Nurses’ Ethical Considerations During a Pandemic

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GUIDE. A publication developed with the CNA to provide ethical decision-making guidance for nurses working on the front lines of the COVID-19 crisis.

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Nurses’ Ethical Considerations During a Pandemi: Abstract

Nursing ethics is a way of thinking about our practice by focusing on the values — such as safety, dignity, and social justice — that we are committed to in promoting health and wellbeing. Nursing ethics helps us to think through situations that involve making difficult choices, where we feel torn between two or more compelling courses of action. But nursing ethics is also
broader than difficult dilemmas. According to the Canadian Nurses Association (CNA) Code of Ethics for Registered Nurses (2017), the primary focus of nursing ethics is “everyday ethics.” This means that in all contexts, our everyday practice has important implications for the values that matter to us. This is especially true during a pandemic. In a global public health emergency, we may find ourselves questioning whether our existing ideas about what is good, right, and just continue to hold true, or whether we need to adjust our ethical beliefs because of the extreme situation we find ourselves in. This can be very unsettling. When we do not feel that we are able to practise in a way that upholds our ethical values, we are vulnerable to experiencing moral distress. At the same time, when we are able to identify and speak about ethical issues, we strengthen our capacity for moral community and for moral agency:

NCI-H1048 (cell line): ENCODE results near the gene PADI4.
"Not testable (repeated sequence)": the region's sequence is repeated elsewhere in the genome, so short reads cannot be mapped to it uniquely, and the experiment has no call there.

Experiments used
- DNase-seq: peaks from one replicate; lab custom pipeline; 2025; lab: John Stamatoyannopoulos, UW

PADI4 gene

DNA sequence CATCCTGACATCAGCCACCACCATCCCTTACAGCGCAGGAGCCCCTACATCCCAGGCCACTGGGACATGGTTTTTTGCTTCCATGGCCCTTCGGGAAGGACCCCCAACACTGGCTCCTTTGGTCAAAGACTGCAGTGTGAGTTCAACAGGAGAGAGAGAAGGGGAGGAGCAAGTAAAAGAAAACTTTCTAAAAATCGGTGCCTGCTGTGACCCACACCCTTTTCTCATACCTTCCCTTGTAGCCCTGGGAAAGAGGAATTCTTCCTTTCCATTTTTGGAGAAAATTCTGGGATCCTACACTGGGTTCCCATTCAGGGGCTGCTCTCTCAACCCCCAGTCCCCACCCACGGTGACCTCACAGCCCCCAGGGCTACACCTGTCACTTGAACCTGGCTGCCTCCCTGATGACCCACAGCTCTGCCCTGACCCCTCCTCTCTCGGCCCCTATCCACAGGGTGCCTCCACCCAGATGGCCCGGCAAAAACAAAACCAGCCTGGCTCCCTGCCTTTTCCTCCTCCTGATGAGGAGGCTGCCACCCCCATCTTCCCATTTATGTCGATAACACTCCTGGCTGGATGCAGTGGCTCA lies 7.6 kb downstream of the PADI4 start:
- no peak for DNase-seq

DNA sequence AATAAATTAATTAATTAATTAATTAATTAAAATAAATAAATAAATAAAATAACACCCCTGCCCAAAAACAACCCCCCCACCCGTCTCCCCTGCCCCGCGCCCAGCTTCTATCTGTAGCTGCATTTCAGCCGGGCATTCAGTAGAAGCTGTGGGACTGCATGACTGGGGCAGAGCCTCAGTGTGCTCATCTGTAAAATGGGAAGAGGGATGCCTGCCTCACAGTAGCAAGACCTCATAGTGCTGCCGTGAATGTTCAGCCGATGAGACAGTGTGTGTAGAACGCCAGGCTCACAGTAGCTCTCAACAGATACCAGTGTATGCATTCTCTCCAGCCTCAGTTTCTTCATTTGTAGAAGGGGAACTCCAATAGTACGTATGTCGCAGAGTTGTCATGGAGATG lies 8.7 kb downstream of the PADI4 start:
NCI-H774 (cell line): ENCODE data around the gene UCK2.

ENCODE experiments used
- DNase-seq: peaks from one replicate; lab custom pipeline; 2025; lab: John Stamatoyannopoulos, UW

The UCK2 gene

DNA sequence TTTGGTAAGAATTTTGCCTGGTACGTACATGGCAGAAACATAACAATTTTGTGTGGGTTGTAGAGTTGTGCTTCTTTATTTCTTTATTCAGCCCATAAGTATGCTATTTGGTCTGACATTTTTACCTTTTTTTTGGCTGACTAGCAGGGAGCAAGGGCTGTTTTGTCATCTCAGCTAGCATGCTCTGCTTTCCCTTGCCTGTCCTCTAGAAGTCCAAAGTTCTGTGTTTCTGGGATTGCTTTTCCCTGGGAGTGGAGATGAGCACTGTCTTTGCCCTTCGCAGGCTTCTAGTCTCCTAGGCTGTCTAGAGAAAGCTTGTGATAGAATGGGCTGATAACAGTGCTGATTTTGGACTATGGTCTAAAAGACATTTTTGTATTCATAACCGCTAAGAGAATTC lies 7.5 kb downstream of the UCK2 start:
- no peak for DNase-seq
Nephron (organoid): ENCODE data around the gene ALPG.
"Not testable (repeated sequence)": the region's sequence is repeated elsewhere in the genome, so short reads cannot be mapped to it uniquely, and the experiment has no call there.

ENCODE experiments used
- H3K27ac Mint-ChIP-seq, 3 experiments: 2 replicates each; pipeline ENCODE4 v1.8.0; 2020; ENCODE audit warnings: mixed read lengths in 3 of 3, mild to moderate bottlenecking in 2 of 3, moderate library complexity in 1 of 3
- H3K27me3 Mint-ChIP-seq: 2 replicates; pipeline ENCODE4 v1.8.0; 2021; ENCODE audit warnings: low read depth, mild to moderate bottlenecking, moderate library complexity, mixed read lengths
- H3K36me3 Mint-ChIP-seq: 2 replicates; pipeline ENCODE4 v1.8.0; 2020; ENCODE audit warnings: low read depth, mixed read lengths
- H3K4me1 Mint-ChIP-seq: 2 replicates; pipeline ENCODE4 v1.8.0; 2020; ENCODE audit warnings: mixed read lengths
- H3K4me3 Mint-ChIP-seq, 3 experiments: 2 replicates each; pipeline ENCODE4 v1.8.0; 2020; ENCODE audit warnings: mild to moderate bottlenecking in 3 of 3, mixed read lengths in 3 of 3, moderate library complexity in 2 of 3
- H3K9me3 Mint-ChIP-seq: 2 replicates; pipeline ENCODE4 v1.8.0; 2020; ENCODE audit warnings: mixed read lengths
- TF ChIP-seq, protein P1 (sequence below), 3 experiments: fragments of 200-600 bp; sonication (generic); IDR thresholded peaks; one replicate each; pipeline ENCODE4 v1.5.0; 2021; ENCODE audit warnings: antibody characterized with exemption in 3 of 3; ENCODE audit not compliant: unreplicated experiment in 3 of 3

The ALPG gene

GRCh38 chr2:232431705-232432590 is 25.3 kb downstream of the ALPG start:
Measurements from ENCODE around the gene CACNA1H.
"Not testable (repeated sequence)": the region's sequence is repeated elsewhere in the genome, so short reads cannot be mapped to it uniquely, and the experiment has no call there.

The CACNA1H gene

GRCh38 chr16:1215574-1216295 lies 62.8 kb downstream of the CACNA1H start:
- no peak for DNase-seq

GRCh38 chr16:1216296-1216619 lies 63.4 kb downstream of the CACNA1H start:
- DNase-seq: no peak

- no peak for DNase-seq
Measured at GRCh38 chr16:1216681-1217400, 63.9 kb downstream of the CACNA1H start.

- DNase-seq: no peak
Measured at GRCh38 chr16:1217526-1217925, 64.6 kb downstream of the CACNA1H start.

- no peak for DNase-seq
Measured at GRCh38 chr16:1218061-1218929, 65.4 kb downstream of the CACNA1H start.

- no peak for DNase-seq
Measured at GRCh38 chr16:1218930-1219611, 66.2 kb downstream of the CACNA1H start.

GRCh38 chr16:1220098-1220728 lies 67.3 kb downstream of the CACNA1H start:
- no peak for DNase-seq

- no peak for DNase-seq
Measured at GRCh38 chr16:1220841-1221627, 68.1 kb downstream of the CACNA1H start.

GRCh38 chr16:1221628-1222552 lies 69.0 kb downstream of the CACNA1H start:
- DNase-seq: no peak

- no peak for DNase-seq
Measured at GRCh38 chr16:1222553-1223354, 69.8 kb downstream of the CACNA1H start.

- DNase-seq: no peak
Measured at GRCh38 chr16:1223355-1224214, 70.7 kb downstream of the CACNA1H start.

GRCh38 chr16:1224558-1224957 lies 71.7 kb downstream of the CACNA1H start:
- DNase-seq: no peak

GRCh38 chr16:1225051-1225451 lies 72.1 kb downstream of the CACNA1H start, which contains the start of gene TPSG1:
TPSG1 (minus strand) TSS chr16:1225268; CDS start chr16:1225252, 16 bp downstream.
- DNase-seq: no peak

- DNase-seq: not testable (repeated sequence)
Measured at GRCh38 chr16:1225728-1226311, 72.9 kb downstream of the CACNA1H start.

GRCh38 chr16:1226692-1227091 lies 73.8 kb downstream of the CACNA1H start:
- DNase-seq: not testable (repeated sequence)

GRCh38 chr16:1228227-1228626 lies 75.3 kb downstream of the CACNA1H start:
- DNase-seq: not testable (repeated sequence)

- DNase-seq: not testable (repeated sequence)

• Moral distress: feelings of anger, frustration, or guilt when nurses are unable to act on their ethical judgment.
  • Moral community: a workplace in which individuals feel safe to be heard, and where there is alignment between publicly professed values and the lived reality.
  • Moral agency: the ability to direct one’s actions toward an ethical end, such as good outcomes for patients.

The opening cases presented above demonstrate a multitude of ways that a pandemic influences the everyday ethics of  nurses across a wide spectrum of care settings. Such influences happen on at least two levels: new ethical issues that are specific to a pandemic context, and an unveiling of existing ethical issues that are brought into fuller view by the
pandemic. Of course, the cases above do not speak to all the relevant ethical issues. Rather, by raising some ethical questions that arise in a pandemic, this paper aims to prompt individual reflection and stimulate conversation between nurses and their colleagues, employers, and the general public.

Everyday ethics: questions that are important to nursing during a pandemic:

  • How should we decide between our personal and professional responsibilities?
  • When we do show up, how should we be supported?
  • How do we honour the dignity of persons receiving care?
  • How do we uphold culturally safe care for First Nations, Inuit and Métis Peoples?
  • What leadership is needed?

Objectives

To provide ethical decision-making guidance for nurses working on the front lines of the COVID-19 crisis.

For who ?

  • For nurses working on the front lines of the COVID-19 crisis.

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